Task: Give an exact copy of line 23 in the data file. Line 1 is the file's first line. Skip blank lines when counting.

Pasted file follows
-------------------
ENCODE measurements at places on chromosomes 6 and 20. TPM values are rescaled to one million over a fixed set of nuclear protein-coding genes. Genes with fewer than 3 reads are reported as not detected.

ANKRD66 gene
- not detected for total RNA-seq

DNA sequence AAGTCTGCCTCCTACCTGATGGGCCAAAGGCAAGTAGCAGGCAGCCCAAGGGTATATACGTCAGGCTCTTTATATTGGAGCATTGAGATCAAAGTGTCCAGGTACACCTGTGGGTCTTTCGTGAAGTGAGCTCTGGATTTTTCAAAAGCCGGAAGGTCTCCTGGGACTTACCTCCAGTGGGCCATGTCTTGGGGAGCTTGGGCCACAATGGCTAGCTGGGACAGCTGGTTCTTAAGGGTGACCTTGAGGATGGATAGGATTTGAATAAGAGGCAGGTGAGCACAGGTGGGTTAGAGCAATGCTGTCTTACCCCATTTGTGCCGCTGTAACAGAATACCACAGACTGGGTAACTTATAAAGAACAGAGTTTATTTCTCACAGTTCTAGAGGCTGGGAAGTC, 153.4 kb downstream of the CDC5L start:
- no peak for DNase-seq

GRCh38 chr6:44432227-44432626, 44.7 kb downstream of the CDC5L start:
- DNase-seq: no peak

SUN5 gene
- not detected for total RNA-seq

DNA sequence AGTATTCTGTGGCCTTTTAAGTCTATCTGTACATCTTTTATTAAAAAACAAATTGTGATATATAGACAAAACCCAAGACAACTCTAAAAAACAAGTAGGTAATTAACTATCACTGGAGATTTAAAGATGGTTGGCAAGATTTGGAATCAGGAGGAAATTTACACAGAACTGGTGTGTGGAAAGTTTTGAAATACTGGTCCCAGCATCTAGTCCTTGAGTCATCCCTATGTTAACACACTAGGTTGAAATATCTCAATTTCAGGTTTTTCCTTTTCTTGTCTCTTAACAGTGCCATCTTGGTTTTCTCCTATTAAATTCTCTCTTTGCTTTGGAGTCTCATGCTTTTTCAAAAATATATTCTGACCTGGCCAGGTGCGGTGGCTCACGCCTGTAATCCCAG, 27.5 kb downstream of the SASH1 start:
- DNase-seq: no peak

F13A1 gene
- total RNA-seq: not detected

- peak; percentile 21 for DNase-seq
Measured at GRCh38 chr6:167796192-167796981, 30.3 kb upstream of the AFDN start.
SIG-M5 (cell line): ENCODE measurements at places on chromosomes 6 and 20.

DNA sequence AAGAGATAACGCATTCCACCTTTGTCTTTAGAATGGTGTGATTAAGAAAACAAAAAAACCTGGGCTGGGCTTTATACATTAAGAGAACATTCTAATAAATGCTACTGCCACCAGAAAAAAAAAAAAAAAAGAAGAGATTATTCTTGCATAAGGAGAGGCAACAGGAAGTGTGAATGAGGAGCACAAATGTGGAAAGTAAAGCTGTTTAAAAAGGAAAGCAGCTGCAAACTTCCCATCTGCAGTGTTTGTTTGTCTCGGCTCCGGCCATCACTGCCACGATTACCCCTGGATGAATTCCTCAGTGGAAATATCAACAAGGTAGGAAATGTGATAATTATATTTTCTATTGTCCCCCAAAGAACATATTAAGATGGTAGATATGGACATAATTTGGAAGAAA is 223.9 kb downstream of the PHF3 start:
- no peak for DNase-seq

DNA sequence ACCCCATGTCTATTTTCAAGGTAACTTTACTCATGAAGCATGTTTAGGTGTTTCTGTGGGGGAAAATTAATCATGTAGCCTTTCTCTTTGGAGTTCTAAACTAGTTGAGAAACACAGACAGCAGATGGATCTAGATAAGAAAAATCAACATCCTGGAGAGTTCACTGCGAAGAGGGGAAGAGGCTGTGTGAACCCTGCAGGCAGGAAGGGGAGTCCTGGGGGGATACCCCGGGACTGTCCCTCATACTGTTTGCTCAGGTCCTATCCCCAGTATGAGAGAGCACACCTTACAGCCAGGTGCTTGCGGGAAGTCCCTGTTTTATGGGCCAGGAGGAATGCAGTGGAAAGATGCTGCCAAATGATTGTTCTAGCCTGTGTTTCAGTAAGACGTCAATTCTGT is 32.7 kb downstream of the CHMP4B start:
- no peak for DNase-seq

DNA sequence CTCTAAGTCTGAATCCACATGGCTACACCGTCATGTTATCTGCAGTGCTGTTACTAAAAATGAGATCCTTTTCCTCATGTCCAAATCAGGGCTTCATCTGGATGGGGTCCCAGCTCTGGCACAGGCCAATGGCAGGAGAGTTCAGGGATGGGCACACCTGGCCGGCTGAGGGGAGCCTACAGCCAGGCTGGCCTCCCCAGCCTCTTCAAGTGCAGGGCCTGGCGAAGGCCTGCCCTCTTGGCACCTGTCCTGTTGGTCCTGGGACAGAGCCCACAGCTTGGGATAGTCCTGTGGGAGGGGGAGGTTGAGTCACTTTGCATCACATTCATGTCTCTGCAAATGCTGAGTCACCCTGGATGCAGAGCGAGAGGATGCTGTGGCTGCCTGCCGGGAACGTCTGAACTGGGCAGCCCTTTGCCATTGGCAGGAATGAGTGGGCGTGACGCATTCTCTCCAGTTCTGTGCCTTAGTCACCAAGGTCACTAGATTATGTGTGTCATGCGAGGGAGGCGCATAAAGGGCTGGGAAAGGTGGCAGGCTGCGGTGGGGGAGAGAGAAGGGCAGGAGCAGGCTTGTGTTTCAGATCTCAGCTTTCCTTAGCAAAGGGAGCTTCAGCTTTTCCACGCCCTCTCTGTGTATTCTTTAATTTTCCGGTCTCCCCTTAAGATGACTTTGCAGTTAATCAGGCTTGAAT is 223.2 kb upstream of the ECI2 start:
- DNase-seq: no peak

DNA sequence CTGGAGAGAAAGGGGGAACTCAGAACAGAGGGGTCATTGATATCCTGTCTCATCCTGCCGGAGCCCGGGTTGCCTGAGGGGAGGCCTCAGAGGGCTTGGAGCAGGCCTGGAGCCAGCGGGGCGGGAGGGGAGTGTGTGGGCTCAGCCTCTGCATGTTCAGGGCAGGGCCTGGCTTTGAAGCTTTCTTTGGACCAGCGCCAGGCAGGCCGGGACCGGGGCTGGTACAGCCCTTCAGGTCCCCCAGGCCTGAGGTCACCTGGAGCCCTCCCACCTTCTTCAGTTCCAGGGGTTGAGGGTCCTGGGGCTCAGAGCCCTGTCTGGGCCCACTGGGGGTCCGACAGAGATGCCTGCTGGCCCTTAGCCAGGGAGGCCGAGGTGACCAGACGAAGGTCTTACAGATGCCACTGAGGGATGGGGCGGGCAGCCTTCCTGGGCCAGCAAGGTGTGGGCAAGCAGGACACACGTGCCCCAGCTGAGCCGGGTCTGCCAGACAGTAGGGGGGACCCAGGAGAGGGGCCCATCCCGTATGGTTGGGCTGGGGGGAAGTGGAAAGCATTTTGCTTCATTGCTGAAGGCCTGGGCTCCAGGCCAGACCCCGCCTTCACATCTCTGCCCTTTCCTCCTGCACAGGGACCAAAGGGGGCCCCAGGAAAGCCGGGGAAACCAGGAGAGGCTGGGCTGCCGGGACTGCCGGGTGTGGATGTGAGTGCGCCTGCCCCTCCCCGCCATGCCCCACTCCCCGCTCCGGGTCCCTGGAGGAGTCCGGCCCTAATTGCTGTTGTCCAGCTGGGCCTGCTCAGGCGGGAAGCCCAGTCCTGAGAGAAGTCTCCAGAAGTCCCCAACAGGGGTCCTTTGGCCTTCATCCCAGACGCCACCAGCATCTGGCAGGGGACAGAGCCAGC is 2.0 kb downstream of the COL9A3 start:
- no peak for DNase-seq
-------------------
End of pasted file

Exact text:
DNA sequence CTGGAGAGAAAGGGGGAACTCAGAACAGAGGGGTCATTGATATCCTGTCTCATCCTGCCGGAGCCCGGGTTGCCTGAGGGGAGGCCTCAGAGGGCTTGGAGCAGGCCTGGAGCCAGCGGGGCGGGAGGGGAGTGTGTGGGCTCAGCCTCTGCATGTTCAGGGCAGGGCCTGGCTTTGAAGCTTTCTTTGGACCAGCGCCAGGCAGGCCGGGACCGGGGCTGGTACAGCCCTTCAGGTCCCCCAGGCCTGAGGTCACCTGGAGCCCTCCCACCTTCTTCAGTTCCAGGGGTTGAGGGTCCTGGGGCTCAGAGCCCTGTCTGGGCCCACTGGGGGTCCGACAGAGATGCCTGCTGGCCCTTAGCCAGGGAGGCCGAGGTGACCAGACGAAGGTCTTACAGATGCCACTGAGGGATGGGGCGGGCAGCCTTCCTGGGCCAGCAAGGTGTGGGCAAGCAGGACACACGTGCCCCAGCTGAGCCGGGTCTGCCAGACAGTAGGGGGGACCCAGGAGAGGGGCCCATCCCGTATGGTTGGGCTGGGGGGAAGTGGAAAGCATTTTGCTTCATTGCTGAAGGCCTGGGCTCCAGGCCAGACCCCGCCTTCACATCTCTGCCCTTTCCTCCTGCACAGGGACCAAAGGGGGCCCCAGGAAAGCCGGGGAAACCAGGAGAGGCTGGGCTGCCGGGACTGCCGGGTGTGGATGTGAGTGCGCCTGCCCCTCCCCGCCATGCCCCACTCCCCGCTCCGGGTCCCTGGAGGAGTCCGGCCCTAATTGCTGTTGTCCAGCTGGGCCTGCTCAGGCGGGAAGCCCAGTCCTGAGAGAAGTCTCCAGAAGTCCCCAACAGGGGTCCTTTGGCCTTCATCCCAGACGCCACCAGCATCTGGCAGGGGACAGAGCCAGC is 2.0 kb downstream of the COL9A3 start: